Your science notes live here 🙂 :


B1. Characteristics of living organisms

B1.0 – Characteristics of Living Organisms

B2. Cells

B2.1 – Cell Structure

B2.2 – Movement In and Out of Cells

B3. Enzymes

B3.0 – Enzymes

B4. Nutrition

B4.1 – Nutrients

B4.2 – Plant Nutrition

B4.3 – Animal Nutrition

B5. Transportation

B5.1 – Transport in Plants

B5.2 – Transport in Humans

B6. Respiration

B6.1 – Aerobic and Anaerobic Respiration

B6.2 – Gas Exchange

B7. Co-ordination and response

B7.1 – Nervous Control in Humans

B7.2 – Hormones

B7.3 – Tropic Responses

B7.4 – Homeostasis

B8. Reproduction

B8.1 – Asexual and Sexual Reproduction

B8.2 – Sexual Reproduction in Plants

B8.3 – Sexual Reproduction in Humans

B9.  Inheritance

B9.1 – Chromosomes and Genes

B9.2 – Cell Division

B9.3 – Monohybrid Inheritance

B9.4 – Variation and Selection

B10. Energy flow in ecosystems

B10.0 – Energy Flow in Ecosystems

B11. Human influences on the ecosystem

B11.0 – Human Influences on the Ecosystem


C1. The particulate nature of matter

C1.0 – The Particle Nature of Matter

C2. Experimental techniques

C2.0 – Experimental Techniques

C3. Atoms, elements and compounds

C3.1 – Physical and Chemical Changes

C3.2 – Elements, Compounds and Mixtures

C3.3 – Atomic Structure and the Periodic Table

C3.4 – Ions and Ionic Bonds

C3.5 – Molecules and Covalent Bonds

C3.6 – Giant Structures

C4. Stoichiometry

C4.0 – Stoichiometry

C4.1 – The Mole Concept

C5. Electricity and chemistry

C5.0 – Electricity and Chemistry

C6. Energy changes in chemical reactions

C6.0 – Energy Changes in Chemical Reactions

C7. Chemical reactions

C7.1 – Rate of Reaction

C7.2 – Redox

C8. Acids, bases and salts

C8.1 – The Characteristic Properties of Acids and Bases

C8.2 – Types of Oxides

C8.3 – Preparation of Salts

C8.4 – Identification of Ions and Gases

C9. The Periodic Table

C9.0 – The Periodic Table

C9.1 – Periodic Trends

C9.2 – Group Properties

C9.3 – Transition Elements

C9.4 – Noble Gases

C10. Metals

C10.1 – Properties of Metals

C10.2 – Reactivity Series

C10.3 – Extraction of Metals

C10.4 – Uses of Metals

C11. Air and water

C11.1 – Air and Water

C12. Sulfur

C12.0 – Sulfur

C13. Carbonates

C13.0 – Carbonates

C14. Organic chemistry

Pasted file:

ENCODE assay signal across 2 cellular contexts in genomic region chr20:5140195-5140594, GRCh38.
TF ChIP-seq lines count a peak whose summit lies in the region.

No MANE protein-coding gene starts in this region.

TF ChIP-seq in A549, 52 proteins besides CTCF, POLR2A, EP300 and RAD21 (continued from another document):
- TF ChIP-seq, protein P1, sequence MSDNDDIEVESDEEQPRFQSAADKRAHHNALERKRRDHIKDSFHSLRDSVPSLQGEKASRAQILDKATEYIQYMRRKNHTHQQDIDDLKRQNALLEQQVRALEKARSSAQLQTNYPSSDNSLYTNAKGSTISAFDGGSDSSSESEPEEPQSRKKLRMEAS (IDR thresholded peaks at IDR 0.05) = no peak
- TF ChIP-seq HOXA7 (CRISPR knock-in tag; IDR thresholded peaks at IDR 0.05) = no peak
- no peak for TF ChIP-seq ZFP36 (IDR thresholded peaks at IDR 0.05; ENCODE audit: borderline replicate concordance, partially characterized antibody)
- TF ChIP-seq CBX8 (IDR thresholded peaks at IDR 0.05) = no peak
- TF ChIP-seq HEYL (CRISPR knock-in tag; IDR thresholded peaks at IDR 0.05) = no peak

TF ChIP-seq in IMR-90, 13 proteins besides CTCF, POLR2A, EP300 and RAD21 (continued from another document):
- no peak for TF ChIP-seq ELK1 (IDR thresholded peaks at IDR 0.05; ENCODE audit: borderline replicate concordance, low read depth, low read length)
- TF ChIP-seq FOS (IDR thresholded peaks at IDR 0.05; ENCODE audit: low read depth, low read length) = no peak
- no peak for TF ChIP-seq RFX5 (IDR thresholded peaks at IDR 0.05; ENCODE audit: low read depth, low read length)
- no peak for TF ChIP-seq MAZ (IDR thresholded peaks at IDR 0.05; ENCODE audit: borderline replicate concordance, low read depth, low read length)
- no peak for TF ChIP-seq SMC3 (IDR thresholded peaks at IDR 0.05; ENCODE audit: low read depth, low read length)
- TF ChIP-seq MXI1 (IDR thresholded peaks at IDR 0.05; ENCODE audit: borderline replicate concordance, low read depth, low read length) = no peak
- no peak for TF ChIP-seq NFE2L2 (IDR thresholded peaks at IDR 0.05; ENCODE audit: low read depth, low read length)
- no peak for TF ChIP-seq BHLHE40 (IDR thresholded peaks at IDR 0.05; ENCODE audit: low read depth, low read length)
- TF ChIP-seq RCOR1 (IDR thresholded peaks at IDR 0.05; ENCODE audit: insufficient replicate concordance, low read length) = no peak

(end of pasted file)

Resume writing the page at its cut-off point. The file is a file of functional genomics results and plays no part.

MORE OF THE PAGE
C14.1 – Fuels

C14.2 – Introduction to Organic Compounds

C14.3 – Hydrocarbons

C14.4 – Alcohols

C14.5 – Macromolecules

C14.6 – Synthetic Polymers

C14.7 – Natural Macromolecules


P1. Motion

P1.0 – Motion

P2. Matter and forces

P2.1 – Mass and Weight

P2.2 – Density

P2.3 – Effects of Forces

P2.4 – Pressure

P3. Energy, work and power

P3.1 – Energy

P3.2 – Energy Resources

P3.3 – Work

P3.4 – Power

P4. Simple kinetic molecular model of matter

P4.1 – States of Matter

P4.2 – Molecular Model

P4.3 – Evaporation

P4.4 – Pressure Changes

P5. Matter and thermal properties

P5.1 – Thermal Expansion of Solids, Liquids and Gases

P5.2 – Thermal Capacity

P5.3 – Melting and Boiling

P6. Transfer of thermal energy

P6.1 – Conduction

P6.2 – Convection

P6.3 – Radiation

P6.4 – Consequences of Energy Transfer

P7. Waves

P7.1 – General Wave Properties

P8. Light

P8.1 – Reflection of Light

P8.2 – Refraction of Light

P8.3 – Thin Converging Lens

P8.4 – Dispersion of Light

P9. Electromagnetic spectrum

P9.0 – Electromagnetic Spectrum

P10. Sound

P10.0 – Sound

P11. Magnetism

P11.0 – Magnetism

P12. Electricity

P12.1 – Electrical Quantities

P12.2 – Electric Charge

P12.3 – Current, Electromotive Force and Potential Difference

P12.4 – Resistance

P12.5 – Electrical Energy

P12.6 – Dangers of Electricity

P13. Electric circuits

P13.1 – Circuit Diagrams

P13.2 – Series and Parallel Circuits

P13.3 – Action and Use of Circuit Components

P14. Electromagnetic effects

P14.1 – Electromagnetic Induction

P14.2 – a.c. Generator

P14.3 – Transformer

P14.4 – The Magnetic Effect of a Current

P14.5 – Force on a Current Carrying Conductor

P14.6 – d.c. Motor

P15. Radioactivity

P15.1 – Detection of Radioactivity

B15.2 – Characteristics of Three Kinds of Emission

B15.3 – Radioactive Decay

B15.4 – Half-life

B15.5 – Safety Precautions

B15.6 – The Nuclear Atom

B15.7 – Isotopes


61 thoughts on “Co-ordinated Sciences – 0654 (2017-18)

  1. Your notes are amazing, though I wonder if there’s note for syllabus 2019. Please tell me if there is and thank you so much for those notes.

    Liked by 1 person

    1. Thank you so much for your kind words!! I’m trying my best to get them out before my term starts, but they’re taking longer than I’d anticipated! I am so sorry for the inconvenience!

      Liked by 1 person

    1. Nope, these notes are comprehensive, however, they are tailored to the previous Coordinated Sciences syllabus. I am currently working on getting the updated notes out as soon as possible. I apologise for the delay!


        1. Hey, I’m trying to complete the notes as fast as I can, but writing up two years’ worth of notes while juggling my other commitments as a student has severely slowed me down. I apologise for the delay!


  2. theres a new 0654 syllabus some topics or explanations are not there